Owner of collapsed Bangladesh factory faces murder charges
Bangladesh police said Tuesday they will press murder charges against the owner of a nine-storey building that collapsed and killed 1,135 garment workers last April, the worst industrial disaster in the country’s history.
Sohel Rana, owner of the Rana Plaza factory complex on the outskirts of the capital Dhaka, was one of around 40 people who would be charged in connection with the disaster, said lead investigator Bijoy Krishna Kar.
“We are planning to press murder charges against Sohel Rana and some other accused,” Kar of the police’s Criminal Investigation Department told AFP, adding that if convicted Rana could be sentenced to death.
It was the first time police have said they would file murder charges against Rana, who was arrested on the western border with India as he tried to flee the country days after the April 24 disaster.
Rana, a junior official in the ruling Awami League party, became the country’s public enemy number one after survivors recounted how thousands of them were forced to enter the compound at the start of the working day despite complaints about cracks appearing in the walls.
Among the others expected to be charged are Rana’s father, who is a co-owner of the building, and five bosses of the garment factories operating within the complex who also allegedly ignored the cracks.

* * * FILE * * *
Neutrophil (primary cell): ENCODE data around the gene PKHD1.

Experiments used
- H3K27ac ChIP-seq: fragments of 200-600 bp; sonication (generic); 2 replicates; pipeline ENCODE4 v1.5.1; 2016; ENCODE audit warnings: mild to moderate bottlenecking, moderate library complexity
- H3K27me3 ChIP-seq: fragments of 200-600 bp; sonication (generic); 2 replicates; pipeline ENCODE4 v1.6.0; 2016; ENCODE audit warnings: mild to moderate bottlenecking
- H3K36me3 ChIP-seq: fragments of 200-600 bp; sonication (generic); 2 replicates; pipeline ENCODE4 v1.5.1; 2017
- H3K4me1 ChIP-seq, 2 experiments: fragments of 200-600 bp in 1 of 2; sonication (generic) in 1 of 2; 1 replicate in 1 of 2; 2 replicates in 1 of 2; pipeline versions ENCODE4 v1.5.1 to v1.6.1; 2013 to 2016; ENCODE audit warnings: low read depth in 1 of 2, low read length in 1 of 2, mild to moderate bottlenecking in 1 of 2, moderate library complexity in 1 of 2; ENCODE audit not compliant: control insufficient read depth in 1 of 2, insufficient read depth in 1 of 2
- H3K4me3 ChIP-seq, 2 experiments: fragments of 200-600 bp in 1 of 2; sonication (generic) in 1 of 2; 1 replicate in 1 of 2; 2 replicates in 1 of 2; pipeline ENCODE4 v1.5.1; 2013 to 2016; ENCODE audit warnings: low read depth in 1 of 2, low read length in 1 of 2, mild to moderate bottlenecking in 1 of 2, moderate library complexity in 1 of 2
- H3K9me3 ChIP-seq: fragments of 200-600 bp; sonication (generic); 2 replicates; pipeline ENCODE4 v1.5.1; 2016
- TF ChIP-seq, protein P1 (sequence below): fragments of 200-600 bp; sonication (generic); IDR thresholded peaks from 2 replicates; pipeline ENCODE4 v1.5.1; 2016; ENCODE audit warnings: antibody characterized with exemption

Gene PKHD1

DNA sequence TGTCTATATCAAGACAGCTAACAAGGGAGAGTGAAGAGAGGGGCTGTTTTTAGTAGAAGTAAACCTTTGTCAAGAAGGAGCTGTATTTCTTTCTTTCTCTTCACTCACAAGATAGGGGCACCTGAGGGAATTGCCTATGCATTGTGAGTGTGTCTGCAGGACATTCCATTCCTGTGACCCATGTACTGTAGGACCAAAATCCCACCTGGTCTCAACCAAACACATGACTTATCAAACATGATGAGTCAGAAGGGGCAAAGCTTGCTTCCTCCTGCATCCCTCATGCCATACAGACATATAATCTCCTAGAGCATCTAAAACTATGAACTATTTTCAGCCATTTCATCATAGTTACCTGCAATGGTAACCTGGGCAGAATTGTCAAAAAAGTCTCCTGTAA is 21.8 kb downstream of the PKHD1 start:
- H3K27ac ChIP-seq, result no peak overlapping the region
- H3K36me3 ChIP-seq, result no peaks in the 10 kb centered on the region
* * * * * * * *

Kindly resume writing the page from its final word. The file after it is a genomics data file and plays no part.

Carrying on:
The five include David Mayor, a Spanish citizen who was out of the country at the time of the collapse, said Habibur Rahman, another CID investigator.
Most of the accused are out on bail while Mayor never returned to the country to avoid arrest.
A host of Western retailers had clothing made at Rana Plaza, including Italy’s Benetton, Spain’s Mango and the British low-cost chain Primark.
– Investigation almost over –
“Our investigation is almost over. We wanted to wrap up our work before the first anniversary of the tragedy on April 24 but even writing up the case notes has proved to be a huge task,” Rahman told AFP.
“We hope we can press the charges by next month.”
The collapse was the worst industrial disaster in Bangladesh’s history.
It prompted sweeping reforms including tough new factory construction guidelines to stave off another disaster in the $22 billion industry, the world’s second largest after China.
CID officials said Bangladeshi engineers, regulators who approved the building without inspecting the site and some mid-level factory managers would also be charged for their roles in the disaster.
Kar said police investigators have questioned 900-1,000 people including the survivors, witnesses and found “irrefutable evidences” against the “greedy and irresponsible” building and factory owners.
Bangladesh is home to around 4,500 garment factories which employ around four million workers — some 80 percent of them are women — who are paid some of the lowest wages on earth.
But the sector has a woeful safety track record, highlighted by the collapse of the Rana Plaza compound and a fire at Tazreen Fashion factory that killed 111 people six months earlier.
Western retailers, the main buyers of Bangladeshi apparel, formed two umbrella groups late last year to push through crucial safety reforms in the industry.
Engineers hired by the retailers have since shut down at least 11 factories temporarily and ordered scores of other factories to improve fire and building safety in an effort to avoid a repeat of the disaster.